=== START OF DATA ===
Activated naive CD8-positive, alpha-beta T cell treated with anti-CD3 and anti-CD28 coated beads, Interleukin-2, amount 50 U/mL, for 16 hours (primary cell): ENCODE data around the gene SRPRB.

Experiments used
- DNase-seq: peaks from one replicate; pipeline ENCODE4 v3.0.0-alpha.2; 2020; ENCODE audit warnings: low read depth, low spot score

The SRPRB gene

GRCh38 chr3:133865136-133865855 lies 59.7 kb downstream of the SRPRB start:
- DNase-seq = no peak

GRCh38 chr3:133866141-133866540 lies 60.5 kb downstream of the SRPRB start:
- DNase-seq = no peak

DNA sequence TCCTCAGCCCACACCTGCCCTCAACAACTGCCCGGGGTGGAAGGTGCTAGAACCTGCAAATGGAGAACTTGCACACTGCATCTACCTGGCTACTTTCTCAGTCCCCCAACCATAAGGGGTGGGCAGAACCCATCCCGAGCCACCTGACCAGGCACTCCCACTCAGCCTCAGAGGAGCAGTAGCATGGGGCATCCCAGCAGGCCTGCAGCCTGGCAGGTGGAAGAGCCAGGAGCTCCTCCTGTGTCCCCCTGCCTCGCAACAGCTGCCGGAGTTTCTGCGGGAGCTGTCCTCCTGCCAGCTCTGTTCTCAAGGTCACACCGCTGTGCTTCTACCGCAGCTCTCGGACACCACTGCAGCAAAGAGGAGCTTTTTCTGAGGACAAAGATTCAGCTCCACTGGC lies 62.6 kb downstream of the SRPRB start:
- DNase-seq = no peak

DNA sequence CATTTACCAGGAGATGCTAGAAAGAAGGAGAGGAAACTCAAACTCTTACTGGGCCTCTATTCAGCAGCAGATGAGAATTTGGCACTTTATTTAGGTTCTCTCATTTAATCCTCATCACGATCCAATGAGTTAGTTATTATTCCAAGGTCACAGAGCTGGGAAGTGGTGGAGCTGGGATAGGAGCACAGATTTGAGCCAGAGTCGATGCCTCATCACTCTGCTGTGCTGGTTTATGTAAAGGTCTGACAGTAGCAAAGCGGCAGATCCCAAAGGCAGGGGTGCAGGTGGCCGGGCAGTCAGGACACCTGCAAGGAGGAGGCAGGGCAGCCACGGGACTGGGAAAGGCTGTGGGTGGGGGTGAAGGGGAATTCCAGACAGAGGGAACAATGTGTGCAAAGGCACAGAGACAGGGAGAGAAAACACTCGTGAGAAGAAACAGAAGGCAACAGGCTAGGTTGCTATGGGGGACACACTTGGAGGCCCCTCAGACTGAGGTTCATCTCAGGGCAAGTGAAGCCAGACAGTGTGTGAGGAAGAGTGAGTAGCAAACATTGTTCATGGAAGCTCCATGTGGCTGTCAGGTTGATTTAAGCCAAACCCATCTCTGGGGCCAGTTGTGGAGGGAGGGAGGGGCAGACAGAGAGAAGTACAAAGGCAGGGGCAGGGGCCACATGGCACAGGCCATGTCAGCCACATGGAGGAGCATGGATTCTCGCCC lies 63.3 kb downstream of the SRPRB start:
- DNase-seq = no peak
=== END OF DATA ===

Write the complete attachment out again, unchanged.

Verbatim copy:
Activated naive CD8-positive, alpha-beta T cell treated with anti-CD3 and anti-CD28 coated beads, Interleukin-2, amount 50 U/mL, for 16 hours (primary cell): ENCODE data around the gene SRPRB.

Experiments used
- DNase-seq: peaks from one replicate; pipeline ENCODE4 v3.0.0-alpha.2; 2020; ENCODE audit warnings: low read depth, low spot score

The SRPRB gene

GRCh38 chr3:133865136-133865855 lies 59.7 kb downstream of the SRPRB start:
- DNase-seq = no peak

GRCh38 chr3:133866141-133866540 lies 60.5 kb downstream of the SRPRB start:
- DNase-seq = no peak

DNA sequence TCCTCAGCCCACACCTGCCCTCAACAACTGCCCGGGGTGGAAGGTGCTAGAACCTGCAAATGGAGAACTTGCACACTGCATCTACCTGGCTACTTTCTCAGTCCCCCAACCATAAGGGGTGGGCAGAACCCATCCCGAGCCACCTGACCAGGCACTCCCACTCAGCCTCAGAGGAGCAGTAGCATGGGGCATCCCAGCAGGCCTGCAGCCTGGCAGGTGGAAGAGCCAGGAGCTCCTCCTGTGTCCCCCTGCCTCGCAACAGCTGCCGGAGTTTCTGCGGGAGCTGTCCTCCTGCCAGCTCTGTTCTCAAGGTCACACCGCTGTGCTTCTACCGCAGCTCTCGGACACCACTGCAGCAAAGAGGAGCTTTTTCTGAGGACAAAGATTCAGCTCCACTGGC lies 62.6 kb downstream of the SRPRB start:
- DNase-seq = no peak

DNA sequence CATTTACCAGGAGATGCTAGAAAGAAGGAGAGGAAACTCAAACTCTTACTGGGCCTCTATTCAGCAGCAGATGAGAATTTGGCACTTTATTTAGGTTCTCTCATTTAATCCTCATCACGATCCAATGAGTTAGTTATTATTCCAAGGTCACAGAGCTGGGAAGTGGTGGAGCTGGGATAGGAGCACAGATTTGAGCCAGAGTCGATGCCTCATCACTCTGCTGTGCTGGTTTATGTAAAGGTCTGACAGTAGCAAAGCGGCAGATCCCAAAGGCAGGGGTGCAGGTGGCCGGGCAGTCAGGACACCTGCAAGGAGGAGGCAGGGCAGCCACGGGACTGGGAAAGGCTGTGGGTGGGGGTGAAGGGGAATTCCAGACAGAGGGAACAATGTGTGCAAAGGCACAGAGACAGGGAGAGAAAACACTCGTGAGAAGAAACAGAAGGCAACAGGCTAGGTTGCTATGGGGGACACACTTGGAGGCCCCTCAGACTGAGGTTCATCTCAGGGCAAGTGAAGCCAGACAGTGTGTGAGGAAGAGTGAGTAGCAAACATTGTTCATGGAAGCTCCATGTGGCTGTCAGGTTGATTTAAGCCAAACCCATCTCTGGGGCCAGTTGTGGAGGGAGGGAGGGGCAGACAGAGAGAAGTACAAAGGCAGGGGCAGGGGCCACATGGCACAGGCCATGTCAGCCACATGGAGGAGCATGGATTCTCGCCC lies 63.3 kb downstream of the SRPRB start:
- DNase-seq = no peak